Former Irish League striker enjoying the 'Wacky Races' of life as manager in India
Paul Munster has a lot on his plate as head coach and technical director of Minerva Punjab FC in India - but that wasn't quite the case when he first arrived.
The 36-year-old from Belfast does not like spicy food and quickly lost weight after making the move to take over the Indian top-flight club last summer.
The former Linfield striker was well used to travelling by then - his career as a player and manager had taken him to Canada, Sweden, the Czech Republic and Germany as well as his home city - but his diet was one of a number of things he had to quickly get used to in the north-west city of Chandigarh.
"The roads are absolutely crazy here - it's like the Wacky Races," Munster explained.
"Even if the lights are red you still have to be careful because everyone is rushing all the time, it's non-stop. There's no real structure to the city like there would be in Europe and people hardly ever seem to sleep.
"The first few weeks were really difficult for me, with food in particular a big problem as I don't like spicy food. Thankfully, though, there is someone at the club who cooks meals for me with ingredients that I like.
"The language issue is fine. I do know a few Indian phrases which I use for extra motivation, but luckily a lot of my players speak English."
India - the why and how
At 29, after a year playing at German club Anker Wismar, Munster returned to Sweden to take up his first official managerial role at then fourth-tier club Assyriska BK. He soon moved up a division to Örebro Syrianska IF before taking over the under-19s at top-flight side Örebro SK.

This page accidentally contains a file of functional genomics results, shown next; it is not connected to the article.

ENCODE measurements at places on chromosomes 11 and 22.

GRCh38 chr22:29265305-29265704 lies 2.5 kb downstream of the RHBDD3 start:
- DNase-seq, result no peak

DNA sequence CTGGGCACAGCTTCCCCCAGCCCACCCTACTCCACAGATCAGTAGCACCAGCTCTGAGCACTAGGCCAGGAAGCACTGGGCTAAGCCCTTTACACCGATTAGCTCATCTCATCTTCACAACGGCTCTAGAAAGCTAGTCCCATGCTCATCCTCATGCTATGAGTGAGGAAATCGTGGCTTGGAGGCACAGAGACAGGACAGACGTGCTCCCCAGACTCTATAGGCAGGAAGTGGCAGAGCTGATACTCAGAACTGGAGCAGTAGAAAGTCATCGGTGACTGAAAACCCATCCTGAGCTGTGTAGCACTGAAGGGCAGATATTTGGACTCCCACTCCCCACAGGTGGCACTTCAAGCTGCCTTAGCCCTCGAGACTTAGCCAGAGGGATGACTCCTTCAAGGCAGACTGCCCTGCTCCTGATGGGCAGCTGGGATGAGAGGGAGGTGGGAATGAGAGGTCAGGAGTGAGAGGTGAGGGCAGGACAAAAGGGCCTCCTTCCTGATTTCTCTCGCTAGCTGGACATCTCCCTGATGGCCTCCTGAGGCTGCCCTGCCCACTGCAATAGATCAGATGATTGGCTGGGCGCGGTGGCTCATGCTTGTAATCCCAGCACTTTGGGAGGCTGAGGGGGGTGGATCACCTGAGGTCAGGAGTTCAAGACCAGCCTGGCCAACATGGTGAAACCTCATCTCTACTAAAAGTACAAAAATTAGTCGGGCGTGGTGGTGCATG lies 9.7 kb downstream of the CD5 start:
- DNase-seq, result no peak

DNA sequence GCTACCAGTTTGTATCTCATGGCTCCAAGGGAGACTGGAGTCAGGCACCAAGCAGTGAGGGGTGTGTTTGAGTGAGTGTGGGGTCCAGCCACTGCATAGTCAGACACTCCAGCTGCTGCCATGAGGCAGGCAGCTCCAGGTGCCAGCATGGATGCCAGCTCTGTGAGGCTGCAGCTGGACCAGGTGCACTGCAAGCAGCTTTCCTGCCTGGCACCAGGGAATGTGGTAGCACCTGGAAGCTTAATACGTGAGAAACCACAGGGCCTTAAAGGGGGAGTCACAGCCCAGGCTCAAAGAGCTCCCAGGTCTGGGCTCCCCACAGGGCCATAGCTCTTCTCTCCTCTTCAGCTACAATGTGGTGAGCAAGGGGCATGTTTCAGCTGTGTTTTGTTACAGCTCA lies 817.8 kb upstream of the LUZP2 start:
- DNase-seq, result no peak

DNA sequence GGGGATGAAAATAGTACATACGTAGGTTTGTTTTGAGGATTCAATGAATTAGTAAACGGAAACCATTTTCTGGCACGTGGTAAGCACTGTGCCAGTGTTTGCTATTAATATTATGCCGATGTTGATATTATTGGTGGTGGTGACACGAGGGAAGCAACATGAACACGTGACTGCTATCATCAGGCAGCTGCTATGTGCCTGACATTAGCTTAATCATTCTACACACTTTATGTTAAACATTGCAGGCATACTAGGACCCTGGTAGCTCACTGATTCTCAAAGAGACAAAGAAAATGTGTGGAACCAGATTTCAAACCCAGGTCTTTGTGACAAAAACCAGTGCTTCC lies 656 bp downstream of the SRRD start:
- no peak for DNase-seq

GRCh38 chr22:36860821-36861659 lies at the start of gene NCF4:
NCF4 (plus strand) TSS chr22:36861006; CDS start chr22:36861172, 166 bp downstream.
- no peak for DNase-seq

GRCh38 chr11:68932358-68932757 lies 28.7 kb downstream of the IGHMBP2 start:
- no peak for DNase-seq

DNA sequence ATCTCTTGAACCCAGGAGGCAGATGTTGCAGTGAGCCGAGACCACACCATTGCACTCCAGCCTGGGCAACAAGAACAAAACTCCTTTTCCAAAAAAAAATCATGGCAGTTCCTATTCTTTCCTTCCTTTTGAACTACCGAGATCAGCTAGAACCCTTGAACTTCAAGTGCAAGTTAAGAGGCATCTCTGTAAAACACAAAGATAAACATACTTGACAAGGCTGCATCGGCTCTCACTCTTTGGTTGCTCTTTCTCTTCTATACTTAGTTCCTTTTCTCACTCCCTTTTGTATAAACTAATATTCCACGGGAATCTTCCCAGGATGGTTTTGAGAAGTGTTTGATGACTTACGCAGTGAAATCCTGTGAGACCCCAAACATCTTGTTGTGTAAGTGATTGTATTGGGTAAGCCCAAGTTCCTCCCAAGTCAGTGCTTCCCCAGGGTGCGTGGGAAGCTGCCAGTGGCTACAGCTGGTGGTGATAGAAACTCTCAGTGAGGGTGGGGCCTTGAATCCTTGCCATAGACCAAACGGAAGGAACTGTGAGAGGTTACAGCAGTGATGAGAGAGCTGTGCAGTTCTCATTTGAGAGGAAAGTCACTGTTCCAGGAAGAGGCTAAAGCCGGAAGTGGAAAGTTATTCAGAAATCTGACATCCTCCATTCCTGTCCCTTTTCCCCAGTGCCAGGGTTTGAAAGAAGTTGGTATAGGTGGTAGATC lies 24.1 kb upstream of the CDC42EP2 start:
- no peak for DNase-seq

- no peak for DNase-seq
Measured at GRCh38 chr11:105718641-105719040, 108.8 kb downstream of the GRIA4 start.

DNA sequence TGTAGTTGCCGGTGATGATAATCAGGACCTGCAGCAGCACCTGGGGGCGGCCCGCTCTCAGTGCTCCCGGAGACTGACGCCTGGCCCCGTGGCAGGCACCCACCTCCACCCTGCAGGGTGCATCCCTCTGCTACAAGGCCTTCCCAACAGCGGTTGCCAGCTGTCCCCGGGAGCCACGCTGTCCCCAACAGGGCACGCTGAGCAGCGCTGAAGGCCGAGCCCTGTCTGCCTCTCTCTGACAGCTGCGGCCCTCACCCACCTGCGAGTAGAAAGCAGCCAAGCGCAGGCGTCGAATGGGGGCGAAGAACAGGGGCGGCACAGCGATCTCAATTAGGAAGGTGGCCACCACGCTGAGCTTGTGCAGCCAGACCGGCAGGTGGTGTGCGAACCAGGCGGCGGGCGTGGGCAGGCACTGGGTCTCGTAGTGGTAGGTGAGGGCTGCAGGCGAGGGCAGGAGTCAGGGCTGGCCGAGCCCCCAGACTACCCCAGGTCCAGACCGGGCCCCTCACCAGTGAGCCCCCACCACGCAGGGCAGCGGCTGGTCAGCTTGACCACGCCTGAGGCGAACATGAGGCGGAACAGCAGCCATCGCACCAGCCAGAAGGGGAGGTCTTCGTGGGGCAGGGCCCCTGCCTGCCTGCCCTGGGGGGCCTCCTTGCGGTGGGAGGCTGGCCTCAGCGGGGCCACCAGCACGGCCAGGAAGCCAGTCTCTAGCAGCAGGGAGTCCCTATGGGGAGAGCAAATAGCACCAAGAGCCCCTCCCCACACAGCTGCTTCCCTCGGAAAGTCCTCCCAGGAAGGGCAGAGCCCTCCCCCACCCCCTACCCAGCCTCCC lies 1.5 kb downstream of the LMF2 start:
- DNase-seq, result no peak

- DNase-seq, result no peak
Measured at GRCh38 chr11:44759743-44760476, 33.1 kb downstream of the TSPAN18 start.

The route from Sweden to India is not a well-travelled one in football terms, but it came about in quite a straightforward fashion.
"A friend recommended me to Minerva and they messaged me," Munster continued. "I did a 15-minute interview on Skype and they offered me the job.
"As head coach and technical director, I look after the restructuring of the entire club from the first team down to the youth teams, which is a pretty all-consuming role as a lot of players left last summer after winning the league.
"I'm at the club from 7.00am and don't get home until 10.00pm, and we have to fly to every away match.
"I don't mind as I love what I do and the team is performing well. We've qualified for the Asian version of the Champions League, which we're really looking forward to playing in February."
It seems the hard work is paying off, with Minerva having won two trophies in his first six months, one of which - the Punjab State Super League - had never been won by the club before.
Linfield spell a 'stepping stone'
Football fans in Northern Ireland will best remember Munster for his spell as a striker for Linfield from 2008-11. He was the club's top scorer in the second of his three seasons at Windsor Park.
It was also the most successful period of his career, with the Blues winning two league and cup doubles.